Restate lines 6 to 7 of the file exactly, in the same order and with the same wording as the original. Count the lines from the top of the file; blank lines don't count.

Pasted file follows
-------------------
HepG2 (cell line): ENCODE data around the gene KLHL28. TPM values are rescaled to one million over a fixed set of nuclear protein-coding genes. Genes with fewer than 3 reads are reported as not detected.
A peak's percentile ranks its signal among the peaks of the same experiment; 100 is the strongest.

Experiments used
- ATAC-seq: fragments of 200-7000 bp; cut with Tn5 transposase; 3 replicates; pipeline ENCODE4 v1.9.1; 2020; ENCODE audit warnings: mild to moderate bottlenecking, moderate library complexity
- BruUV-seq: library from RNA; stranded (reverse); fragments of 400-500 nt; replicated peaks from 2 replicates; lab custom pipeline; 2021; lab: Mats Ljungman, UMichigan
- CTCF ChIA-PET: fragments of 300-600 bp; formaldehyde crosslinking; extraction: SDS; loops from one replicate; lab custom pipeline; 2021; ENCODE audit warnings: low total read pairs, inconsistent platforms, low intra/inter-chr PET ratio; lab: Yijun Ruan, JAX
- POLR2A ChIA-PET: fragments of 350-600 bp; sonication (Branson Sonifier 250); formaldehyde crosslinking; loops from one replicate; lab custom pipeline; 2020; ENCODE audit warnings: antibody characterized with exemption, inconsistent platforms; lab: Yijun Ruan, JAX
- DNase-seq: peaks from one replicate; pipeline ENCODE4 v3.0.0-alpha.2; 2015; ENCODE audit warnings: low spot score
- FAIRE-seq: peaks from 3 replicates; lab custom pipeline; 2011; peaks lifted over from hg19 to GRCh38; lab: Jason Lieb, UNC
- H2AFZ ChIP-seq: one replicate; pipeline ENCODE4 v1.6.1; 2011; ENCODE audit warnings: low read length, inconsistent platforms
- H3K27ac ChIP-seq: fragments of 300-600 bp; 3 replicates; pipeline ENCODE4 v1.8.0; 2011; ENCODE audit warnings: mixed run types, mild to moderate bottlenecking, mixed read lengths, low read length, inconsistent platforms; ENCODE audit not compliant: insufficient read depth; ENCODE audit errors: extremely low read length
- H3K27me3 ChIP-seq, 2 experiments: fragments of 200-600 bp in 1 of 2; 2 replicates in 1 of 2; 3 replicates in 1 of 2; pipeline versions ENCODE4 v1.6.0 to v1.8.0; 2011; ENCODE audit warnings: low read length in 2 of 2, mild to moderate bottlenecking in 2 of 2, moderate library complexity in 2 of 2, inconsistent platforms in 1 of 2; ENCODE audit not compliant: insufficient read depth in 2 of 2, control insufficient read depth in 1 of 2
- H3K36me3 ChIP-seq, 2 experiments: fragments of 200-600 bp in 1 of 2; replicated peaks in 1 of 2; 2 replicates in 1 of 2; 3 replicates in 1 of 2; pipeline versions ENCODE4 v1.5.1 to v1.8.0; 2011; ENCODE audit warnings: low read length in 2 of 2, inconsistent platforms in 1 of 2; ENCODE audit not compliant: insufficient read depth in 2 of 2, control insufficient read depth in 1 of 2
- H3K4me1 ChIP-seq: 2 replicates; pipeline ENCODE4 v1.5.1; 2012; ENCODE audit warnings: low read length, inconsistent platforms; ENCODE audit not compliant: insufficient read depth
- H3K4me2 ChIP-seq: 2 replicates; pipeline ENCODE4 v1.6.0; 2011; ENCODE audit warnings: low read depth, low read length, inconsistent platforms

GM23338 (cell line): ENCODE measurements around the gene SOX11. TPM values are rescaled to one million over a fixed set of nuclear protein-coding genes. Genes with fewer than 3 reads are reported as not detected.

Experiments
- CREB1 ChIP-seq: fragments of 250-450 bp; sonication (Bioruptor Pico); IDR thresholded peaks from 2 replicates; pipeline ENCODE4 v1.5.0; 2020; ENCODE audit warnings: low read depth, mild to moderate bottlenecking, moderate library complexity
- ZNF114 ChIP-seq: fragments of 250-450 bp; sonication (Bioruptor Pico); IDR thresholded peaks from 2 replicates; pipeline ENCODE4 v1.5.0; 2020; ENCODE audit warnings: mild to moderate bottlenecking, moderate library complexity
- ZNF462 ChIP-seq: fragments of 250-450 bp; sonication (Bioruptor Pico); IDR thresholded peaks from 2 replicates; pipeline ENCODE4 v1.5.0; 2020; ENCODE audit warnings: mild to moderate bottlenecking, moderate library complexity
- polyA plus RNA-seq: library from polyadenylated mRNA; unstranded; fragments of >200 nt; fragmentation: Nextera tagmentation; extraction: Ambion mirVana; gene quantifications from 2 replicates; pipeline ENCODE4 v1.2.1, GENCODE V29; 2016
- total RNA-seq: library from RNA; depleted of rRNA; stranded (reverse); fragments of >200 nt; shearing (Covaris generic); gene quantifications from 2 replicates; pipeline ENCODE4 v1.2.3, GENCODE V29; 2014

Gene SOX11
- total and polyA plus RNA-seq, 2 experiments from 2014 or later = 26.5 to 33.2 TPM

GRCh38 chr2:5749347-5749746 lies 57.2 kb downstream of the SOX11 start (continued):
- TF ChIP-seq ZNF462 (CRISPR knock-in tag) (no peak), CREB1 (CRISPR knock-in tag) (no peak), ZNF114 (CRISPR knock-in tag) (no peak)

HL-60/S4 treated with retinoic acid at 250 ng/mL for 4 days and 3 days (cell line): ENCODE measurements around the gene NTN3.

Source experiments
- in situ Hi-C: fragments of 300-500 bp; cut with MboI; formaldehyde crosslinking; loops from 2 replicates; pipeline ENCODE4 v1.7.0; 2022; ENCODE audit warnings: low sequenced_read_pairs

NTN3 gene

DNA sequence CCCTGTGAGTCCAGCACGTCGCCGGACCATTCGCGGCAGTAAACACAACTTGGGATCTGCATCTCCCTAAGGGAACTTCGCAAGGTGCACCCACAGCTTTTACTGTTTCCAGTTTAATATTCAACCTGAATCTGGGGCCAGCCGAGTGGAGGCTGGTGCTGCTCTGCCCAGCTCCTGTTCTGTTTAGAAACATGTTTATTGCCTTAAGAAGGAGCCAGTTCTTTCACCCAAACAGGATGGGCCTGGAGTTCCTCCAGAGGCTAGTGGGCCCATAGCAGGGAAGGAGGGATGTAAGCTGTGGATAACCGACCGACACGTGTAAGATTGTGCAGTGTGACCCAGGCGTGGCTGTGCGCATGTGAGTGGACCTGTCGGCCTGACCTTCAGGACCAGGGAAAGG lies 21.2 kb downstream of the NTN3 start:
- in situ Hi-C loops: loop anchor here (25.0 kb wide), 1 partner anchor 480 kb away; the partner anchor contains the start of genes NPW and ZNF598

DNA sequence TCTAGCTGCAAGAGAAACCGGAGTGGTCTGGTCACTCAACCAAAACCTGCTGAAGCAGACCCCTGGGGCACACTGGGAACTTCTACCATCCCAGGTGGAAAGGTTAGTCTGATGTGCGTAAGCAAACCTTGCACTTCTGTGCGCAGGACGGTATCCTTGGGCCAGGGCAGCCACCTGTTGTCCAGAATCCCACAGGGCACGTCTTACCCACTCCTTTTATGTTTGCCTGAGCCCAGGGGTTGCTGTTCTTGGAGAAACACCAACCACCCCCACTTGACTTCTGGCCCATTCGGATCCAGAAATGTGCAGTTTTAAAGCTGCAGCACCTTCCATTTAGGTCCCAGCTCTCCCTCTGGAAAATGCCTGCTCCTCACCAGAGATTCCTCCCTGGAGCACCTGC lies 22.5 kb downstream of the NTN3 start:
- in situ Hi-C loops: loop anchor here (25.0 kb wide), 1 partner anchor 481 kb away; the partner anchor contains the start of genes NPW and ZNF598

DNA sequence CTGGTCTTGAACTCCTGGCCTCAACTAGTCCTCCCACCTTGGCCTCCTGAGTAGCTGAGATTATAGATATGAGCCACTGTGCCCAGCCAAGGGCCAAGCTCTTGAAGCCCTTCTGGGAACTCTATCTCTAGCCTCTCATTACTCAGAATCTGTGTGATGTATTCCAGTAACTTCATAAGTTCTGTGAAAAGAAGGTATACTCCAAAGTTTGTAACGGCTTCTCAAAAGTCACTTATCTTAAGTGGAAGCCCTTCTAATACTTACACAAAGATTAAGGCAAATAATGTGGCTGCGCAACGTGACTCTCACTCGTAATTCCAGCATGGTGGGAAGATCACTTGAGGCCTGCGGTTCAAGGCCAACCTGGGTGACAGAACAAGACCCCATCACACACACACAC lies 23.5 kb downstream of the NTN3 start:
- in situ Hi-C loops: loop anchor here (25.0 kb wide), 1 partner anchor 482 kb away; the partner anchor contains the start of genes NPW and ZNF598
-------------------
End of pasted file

- CTCF ChIA-PET: fragments of 300-600 bp; formaldehyde crosslinking; extraction: SDS; loops from one replicate; lab custom pipeline; 2021; ENCODE audit warnings: low total read pairs, inconsistent platforms, low intra/inter-chr PET ratio; lab: Yijun Ruan, JAX
- POLR2A ChIA-PET: fragments of 350-600 bp; sonication (Branson Sonifier 250); formaldehyde crosslinking; loops from one replicate; lab custom pipeline; 2020; ENCODE audit warnings: antibody characterized with exemption, inconsistent platforms; lab: Yijun Ruan, JAX